Pelicans Retain Anthony Davis at Trade Deadline

Anthony Davis isn’t going to be suiting up for a new team yet.

The Pelicans did not trade Davis before Thursday’s deadline, opting to keep the star forward for the rest of the season and re-evaluate deals in the summer. Davis requested a trade January 28 amid rumors he would pair up with LeBron James on the Lakers.

New Orleans did reportedly receive several offers from the Lakers, but did not like any enough to pull the trigger and deal Davis, according to Stadium NBA Insider Shams Charania. Davis also provided the Pelicans with four teams he’d sign a long-term deal with if traded. The Lakers, Clippers, Knicks and Bucks were on that list.

Davis is still under contract for 2019-20, so the Pelicans aren’t risking losing him for nothing by waiting for the summer. New Orleans will be able to weigh all its options in the offseason and allow the Celtics, who have the most assets, to get in on the Davis sweepstakes. Boston is unable to acquire Davis until Kyrie Irving opts out of his contract due to both players signing the designated rookie extension. A team can only have one player under this extension on the roster. The Celtics must wait for Irving to reach free agency before trading for Davis.

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The Knicks opened up two maximum salary slots by trading a package of players centered around Kristaps Porzingis for Dennis Smith Jr. and two expiring contracts in DeAndre Jordan and Wesley Matthews. New York also has a draft pick that will likely fall near the top of the lottery, if not No. 1 overall. That would be the most attractive asset for New Orleans in any Davis trade.

The Clippers traded Tobias Harris to the 76ers Wednesday, starting a path to creating two maximum salary slots themselves. Los Angeles didn’t plan on re-signing Harris to a long-term deal in free agency, with designs on other players instead. The Clippers got Landry Shamet, a promising rookie, and two first-round picks in the Harris trade. They can group those assets as part of a trade package for Davis if they don’t believe they’ll be able to sign other stars in free agency.

Milwaukee will have cap space to fit Davis in the summer, but the expiring contracts of Khris Middleton and Malcolm Brogdon also represent the best assets New Orleans could get in a trade. The Bucks don’t own their first-round pick for 2019 or 2021, making it hard to give New Orleans immediate draft capital. It’s hard to see a scenario where Davis lands in Milwaukee.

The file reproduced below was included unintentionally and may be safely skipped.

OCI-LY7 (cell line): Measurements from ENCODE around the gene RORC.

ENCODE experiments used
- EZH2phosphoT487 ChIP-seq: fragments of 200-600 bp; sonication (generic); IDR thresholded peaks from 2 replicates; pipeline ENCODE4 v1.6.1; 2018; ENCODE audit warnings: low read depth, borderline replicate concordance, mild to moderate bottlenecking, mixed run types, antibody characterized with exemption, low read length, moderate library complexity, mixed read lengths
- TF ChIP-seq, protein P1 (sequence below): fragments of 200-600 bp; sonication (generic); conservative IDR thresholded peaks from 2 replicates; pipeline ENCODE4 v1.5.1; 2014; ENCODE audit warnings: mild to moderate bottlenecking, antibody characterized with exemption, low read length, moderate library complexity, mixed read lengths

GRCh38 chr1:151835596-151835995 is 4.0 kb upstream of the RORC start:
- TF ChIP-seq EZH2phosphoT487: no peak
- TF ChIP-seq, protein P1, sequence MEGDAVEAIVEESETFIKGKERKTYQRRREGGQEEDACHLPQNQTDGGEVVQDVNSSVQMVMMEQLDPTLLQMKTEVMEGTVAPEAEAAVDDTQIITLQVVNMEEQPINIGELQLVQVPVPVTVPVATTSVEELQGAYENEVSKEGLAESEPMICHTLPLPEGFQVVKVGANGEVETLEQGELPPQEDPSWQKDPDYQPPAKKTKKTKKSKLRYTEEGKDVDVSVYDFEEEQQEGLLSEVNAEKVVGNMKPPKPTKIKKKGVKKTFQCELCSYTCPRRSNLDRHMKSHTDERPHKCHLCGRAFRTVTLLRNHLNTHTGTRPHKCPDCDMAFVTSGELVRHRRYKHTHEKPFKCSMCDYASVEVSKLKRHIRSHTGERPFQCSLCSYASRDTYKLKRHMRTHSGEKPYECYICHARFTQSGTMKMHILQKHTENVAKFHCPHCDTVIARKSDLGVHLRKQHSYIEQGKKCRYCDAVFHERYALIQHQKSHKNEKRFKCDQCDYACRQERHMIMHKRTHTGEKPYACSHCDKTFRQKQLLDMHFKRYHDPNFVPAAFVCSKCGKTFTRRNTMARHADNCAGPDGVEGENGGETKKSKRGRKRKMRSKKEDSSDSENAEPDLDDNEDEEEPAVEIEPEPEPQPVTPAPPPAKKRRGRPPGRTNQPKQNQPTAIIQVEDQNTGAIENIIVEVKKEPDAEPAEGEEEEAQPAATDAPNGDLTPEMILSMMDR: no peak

The Lakers, long considered the front-runners to land Davis, have been the most aggressive in pursuing him. The Pelicans waiting until the summer to deal Davis could backfire. If the Celtics refuse to part with Jayson Tatum in a deal (and they would if Irving bolts as a free agent) and the Knicks don’t land the top overall pick in the 2019 draft, the Pelicans risk losing out on LA’s trade deadline offers. The Lakers could get a commitment from a star free agent and do the deal anyway, but the offer might be less valuable than it was this week.

Pelicans Head Coach Alvin Gentry told reporters Wednesday that Davis wouldn’t play for the Pelicans until after the trade deadline. But let’s be honest: Davis shouldn’t play if New Orleans is planning on dealing him in the offseason.

For the first time in a long time, the Pelicans actually own a first-round pick and find themselves on the edges of the loaded Western conference playoff picture. Playing Davis risks two things: injury and winning enough games to fall out of the top three in the lottery.

Davis was already sidelined with a finger injury this year. He’s yet to play a full NBA season in his career. Playing him the rest of the season risks another injury, which could hamper his value in the summer. The Pelicans would also remain competitive in games with Davis playing, something they don’t necessarily want to do. Part of what landed them in this situation was not having draft picks. New Orleans will want its 2019 first-round selection to have a chance at the top of the lottery.

The Pelicans are playing a dangerous game holding onto Davis past the deadline, but they need to feel the return is worth it in any trade. If New Orleans lands a significant asset in the offseason, waiting will be the right move. If Boston refuses to include Tatum and New York misses out on a high lottery selection, New Orleans might’ve wished it took the Lakers’ deadline offer.

The Davis saga will continue into the offseason. The immediate question is whether the forward ever suits up for the Pelicans again.

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